"Regardless of what the court decides, healthcare in this country is already changing and must keep evolving, because it's broken," Chris Van Gorder, president/CEO of San Diego-based Scripps Health said in a media statement this week. "This crisis presents a challenge and an incredible opportunity for physicians and hospitals to fundamentally reshape the future of healthcare."
Depending upon the forecaster, healthcare spending growth is projected to increase between 4% and 6% or higher in the next year and beyond, which well above the 2.3% rate of inflation as measured by GDP. Those rising healthcare costs will be reflected in the higher insurance premiums, deductibles, and co-pays for millions of Americans, along with the burden employers face carrying increasingly expensive coverage. That's money taken out of the economy for discretionary spending.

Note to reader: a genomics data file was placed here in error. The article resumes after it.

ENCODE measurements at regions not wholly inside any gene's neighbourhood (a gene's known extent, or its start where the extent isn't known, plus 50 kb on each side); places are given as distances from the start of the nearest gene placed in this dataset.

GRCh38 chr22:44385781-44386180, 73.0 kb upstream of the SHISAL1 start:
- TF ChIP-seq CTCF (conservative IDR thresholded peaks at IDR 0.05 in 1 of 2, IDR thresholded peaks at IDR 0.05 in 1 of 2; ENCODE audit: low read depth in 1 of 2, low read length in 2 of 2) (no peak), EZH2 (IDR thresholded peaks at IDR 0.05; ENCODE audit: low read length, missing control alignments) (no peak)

It is no coincidence that wages are stagnant but healthcare costs are not. Today's decision by nine justices won't affect that at all. It seems the biggest effect the PPACA legal battle has had is not with how the high court will rule, but with the months of uncertainty that has left many healthcare providers to wait for the dust to clear.
Patricia Webb, senior vice president and CHRO at Catholic Health Initiatives, told HealthLeaders Media back in April that the Denver-based health system could not afford to wait on the high court's ruling. "At the rate healthcare costs are growing we had to modify how we take care of patients and focus more on population health and preventive care that is going to happen and that is what needs to happen from our perspective," Webb said.